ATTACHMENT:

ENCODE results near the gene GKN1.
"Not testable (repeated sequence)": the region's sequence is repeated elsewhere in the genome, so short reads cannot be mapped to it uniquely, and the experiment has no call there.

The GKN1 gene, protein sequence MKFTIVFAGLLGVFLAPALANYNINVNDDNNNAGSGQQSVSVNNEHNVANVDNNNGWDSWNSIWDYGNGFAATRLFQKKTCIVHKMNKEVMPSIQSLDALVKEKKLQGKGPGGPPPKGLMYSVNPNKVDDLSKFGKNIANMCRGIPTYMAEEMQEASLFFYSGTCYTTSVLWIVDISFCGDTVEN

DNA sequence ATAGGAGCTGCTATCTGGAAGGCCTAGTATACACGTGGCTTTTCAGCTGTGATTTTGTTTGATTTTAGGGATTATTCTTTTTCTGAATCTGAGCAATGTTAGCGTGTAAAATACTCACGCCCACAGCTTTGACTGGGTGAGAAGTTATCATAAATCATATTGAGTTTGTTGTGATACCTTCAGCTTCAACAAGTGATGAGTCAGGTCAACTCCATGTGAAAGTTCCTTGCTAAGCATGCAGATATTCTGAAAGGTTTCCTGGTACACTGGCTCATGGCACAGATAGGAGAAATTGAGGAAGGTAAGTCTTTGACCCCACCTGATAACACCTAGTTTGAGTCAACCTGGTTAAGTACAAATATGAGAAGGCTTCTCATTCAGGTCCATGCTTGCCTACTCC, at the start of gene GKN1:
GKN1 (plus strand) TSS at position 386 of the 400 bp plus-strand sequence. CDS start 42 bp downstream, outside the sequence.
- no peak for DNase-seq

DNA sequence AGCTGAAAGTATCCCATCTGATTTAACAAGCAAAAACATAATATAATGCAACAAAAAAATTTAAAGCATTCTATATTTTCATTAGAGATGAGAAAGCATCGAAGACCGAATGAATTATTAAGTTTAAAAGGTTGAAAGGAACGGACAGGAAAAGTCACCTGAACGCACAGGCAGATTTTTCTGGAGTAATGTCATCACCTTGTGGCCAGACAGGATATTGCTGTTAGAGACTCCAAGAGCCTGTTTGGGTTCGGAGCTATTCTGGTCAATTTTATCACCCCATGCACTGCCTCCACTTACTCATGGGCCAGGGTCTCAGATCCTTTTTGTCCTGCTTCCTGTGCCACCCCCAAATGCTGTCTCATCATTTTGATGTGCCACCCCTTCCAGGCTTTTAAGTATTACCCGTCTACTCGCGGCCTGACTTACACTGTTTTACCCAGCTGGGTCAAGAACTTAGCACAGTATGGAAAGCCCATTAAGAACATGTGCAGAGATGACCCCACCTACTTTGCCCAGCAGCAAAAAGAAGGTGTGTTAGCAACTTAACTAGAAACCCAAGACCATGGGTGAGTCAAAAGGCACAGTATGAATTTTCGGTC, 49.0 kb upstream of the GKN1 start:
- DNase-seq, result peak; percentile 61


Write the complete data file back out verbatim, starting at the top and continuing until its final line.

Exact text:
ENCODE results near the gene GKN1.
"Not testable (repeated sequence)": the region's sequence is repeated elsewhere in the genome, so short reads cannot be mapped to it uniquely, and the experiment has no call there.

The GKN1 gene, protein sequence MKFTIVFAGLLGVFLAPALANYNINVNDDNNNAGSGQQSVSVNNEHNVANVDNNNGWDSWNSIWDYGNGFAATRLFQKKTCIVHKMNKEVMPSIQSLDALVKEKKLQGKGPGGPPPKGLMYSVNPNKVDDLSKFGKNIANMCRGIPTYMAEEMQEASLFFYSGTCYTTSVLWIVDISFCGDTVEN

DNA sequence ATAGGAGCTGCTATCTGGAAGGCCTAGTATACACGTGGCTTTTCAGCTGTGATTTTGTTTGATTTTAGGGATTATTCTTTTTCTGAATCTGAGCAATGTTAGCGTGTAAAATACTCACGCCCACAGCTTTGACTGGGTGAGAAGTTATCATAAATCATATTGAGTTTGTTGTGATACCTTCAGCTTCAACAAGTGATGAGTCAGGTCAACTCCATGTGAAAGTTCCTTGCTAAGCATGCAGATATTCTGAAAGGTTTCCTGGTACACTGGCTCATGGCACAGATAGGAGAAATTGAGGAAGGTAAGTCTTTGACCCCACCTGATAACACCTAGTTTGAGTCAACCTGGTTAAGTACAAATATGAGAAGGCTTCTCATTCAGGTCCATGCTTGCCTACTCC, at the start of gene GKN1:
GKN1 (plus strand) TSS at position 386 of the 400 bp plus-strand sequence. CDS start 42 bp downstream, outside the sequence.
- no peak for DNase-seq

DNA sequence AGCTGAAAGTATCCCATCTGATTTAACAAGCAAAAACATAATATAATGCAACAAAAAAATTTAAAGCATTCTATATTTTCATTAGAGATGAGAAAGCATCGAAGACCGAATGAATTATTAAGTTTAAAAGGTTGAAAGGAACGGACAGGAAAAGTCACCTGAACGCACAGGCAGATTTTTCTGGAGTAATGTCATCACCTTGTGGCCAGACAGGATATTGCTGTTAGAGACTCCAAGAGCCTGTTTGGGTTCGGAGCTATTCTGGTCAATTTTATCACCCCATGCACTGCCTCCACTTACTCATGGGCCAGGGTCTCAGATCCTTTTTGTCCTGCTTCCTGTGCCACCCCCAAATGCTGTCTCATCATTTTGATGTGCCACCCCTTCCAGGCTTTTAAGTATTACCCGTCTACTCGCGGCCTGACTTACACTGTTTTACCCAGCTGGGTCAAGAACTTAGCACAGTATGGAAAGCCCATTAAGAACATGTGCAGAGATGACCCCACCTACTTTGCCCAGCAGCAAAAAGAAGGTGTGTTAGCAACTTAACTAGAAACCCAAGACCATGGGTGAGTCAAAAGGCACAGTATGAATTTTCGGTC, 49.0 kb upstream of the GKN1 start:
- DNase-seq, result peak; percentile 61